The IG performs a loan application review and ensures that only sound loan applications reach the bank. The IG does not collect payments from SLAs, but monitors the loan repayment and assists SLAs whenever necessary. In return, IGs receive a 30 percent share of the loan interest revenue. This applies only to loans taken from the CARE Credit Fund, however, as banks are unwilling to “share” interest revenues on loans from its own funds. CARE Rwanda is currently in discussion with all stakeholders (SLAs, IGs and UBPR) to come up with sustainable loan terms agreeable to all. In addition to facilitating the linkage to external loans, IGs also perform other key services to SLAs, including business development services and business training. 
 
Demand for external loans is higher than CARE Credit Funds have been able to provide so far. Not every SLA is interested and/or ready to submit a strong loan application, but interviews in the field revealed that there is a significant waiting list. Common uses of external loans are buying/selling of various agricultural products (beans, tomatoes, maize, sorghum, groundnuts); production and selling of banana beer; milk/butter (oil) production; honey; small livestock rearing; and handicraft production. The average external (first cycle) loan is $634. The repayment rate of 93.5 percent is not as good as for internal loans, but satisfactory if one considers that all parties (IG, BP and SLAs) are still learning the procedures.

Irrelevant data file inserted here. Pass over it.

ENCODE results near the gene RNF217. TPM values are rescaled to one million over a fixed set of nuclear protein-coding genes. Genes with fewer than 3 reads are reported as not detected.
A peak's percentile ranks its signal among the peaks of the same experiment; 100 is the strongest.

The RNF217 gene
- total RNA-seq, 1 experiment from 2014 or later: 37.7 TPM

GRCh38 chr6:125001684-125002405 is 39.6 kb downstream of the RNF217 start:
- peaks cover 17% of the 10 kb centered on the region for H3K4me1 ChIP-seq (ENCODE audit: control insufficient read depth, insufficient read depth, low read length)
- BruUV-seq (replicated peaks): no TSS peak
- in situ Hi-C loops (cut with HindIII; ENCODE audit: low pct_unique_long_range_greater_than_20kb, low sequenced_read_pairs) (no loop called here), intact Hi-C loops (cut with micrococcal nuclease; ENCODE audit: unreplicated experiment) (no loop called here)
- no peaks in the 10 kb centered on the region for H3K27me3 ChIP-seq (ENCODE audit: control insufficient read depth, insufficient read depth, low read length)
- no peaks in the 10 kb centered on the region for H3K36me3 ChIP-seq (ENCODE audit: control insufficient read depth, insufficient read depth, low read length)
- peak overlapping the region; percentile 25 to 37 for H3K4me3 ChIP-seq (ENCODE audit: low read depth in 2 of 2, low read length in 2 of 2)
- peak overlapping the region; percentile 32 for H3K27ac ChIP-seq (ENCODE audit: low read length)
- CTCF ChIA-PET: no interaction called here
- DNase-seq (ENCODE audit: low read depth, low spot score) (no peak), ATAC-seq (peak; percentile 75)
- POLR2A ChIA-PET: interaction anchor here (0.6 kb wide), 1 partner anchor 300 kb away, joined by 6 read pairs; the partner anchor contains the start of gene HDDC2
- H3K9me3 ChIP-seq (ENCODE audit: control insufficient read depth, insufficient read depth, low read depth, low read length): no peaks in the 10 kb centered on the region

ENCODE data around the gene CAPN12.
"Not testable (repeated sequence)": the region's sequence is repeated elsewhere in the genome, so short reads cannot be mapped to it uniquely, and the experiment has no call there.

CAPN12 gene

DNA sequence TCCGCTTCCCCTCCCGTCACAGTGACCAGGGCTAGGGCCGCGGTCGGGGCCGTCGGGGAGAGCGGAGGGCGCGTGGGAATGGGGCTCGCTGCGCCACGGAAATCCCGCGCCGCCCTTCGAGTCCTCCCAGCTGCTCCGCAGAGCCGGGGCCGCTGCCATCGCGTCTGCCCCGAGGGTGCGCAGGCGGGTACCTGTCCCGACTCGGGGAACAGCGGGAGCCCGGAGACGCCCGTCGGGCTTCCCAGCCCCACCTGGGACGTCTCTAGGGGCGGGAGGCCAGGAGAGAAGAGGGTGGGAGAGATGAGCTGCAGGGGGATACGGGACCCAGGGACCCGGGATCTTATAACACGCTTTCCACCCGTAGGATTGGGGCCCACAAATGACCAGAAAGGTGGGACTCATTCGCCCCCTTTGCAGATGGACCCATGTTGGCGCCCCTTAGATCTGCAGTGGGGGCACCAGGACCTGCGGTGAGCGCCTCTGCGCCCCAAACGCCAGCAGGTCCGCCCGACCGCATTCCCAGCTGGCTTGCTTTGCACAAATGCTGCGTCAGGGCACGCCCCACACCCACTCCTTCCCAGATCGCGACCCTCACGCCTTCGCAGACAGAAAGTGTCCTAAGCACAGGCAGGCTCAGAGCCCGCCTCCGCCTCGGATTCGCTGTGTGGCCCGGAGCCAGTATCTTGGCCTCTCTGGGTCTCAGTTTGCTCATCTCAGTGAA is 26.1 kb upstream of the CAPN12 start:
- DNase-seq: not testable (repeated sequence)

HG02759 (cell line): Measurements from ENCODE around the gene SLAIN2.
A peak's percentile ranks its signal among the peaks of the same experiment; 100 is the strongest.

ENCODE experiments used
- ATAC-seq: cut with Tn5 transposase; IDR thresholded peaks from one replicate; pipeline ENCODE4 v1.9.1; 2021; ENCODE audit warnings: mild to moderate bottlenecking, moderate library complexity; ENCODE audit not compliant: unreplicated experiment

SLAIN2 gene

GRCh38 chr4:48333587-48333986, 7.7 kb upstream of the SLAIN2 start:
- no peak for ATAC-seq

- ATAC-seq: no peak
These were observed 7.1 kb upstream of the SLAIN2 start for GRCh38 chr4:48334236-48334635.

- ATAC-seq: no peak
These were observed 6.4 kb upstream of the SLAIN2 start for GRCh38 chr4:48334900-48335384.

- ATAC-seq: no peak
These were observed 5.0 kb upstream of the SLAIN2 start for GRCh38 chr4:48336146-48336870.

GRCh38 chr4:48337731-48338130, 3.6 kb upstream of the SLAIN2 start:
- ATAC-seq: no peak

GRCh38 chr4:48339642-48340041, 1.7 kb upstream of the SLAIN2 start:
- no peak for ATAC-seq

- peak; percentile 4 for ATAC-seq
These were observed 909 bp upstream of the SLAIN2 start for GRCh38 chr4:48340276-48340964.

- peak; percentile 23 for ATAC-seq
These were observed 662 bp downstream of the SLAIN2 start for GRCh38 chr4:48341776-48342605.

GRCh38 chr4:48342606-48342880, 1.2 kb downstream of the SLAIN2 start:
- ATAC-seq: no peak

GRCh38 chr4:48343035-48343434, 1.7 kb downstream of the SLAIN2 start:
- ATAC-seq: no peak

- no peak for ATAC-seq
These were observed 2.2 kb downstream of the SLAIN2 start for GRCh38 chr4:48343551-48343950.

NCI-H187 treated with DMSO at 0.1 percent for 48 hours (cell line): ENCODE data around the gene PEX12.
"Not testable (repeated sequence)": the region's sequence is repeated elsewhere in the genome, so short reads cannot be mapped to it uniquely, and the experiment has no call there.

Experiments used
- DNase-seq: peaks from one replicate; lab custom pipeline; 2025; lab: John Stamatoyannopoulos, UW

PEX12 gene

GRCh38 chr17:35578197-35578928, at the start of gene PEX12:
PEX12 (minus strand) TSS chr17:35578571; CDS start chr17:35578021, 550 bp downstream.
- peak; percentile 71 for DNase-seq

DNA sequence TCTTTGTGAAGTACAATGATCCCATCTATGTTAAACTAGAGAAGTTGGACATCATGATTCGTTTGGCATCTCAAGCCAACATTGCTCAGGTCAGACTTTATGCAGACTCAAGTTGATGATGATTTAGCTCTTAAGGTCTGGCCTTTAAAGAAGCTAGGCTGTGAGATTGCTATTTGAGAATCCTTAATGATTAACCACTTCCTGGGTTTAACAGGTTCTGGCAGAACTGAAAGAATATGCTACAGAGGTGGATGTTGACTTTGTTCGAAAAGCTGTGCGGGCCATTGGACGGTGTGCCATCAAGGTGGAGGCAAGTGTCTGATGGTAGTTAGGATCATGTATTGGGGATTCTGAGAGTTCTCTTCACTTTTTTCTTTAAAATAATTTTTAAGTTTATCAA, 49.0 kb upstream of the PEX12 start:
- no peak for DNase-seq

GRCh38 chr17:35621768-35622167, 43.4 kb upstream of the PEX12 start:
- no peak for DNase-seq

One of the most significant outcomes achieved through the linkage to external credit is that SLAs have access to loans up to four times the amount of their accumulated savings, which enables them to engage in bigger and potentially more profitable enterprises. Without the assistance by the IG these SLAs would not qualify for such loans. There are also some potential costs to an external loan: by depositing 25 percent of the loan amount on the SLA bank account as a guarantee, the available internal loan fund might become much less, unless the SLA sets aside a portion of the loan to continue serving this purpose. At the same time, due to leverage with an external loan, the internal loan fund might grow faster depending on the profitability of the enterprises funded by the loan. External loans might not provide the same benefits for every SLA member, as a few dominating members might be using the bank credit to finance their enterprises, whereas the other members might not like the increased risk or see their access to internal loans reduced.